A mouse skull is a barrier for high-resolution optical imaging because its thick and inhomogeneous internal structures induce complex aberrations varying drastically from position to position. Invasive procedures creating either thinned-skull or open-skull windows are often required for the microscopic imaging of brain tissues underneath. Here, we propose a label-free imaging modality termed laser scanning reflection-matrix microscopy for recording the amplitude and phase maps of reflected waves at non-confocal points as well as confocal points. The proposed method enables us to find and computationally correct up to 10,000 angular modes of aberrations varying at every 10 × 10 µm2 patch in the sample plane. We realized reflectance imaging of myelinated axons in vivo underneath an intact mouse skull, with an ideal diffraction-limited spatial resolution of 450 nm. Furthermore, we demonstrated through-skull two-photon fluorescence imaging of neuronal dendrites and their spines by physically correcting the aberrations identified from the reflection matrix.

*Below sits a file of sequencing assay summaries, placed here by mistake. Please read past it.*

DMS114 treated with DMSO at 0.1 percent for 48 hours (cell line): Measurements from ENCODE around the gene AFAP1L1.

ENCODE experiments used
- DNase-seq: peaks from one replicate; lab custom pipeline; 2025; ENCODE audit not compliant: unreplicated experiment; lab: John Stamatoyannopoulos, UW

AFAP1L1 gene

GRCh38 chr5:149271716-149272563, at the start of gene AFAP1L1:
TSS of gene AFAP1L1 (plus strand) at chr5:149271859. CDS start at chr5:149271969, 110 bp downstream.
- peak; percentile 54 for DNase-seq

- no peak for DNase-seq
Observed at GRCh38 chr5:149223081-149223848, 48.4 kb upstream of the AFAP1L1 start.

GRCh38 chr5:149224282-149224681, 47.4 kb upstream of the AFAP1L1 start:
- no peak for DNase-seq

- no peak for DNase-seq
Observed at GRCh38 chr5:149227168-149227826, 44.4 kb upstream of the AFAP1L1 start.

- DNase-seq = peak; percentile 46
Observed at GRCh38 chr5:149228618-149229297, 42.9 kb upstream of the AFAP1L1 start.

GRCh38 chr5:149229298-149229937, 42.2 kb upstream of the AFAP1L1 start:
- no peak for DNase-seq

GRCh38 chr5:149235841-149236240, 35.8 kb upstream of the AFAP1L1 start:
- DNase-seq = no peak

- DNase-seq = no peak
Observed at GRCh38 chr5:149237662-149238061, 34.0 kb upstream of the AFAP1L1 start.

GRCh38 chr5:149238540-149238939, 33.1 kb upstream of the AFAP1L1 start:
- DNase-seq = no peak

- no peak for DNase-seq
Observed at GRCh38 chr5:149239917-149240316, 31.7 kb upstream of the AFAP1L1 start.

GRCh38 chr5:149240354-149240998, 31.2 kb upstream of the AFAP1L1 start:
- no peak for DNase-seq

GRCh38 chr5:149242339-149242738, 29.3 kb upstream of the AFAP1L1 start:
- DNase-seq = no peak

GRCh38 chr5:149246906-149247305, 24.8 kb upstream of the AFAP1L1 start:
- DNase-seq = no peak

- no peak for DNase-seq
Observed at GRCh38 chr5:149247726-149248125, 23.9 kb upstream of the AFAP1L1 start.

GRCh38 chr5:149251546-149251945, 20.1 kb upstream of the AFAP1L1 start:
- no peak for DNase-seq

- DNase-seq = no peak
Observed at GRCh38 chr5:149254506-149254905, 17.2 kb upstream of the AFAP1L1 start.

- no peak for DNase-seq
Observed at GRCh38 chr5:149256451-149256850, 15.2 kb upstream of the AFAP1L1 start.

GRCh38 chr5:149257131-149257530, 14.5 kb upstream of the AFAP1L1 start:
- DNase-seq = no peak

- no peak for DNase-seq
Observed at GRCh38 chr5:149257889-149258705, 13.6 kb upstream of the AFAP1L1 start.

|Publication status||Published - 2020 Dec|
ASJC Scopus subject areas
- Physics and Astronomy(all)
- Biochemistry, Genetics and Molecular Biology(all)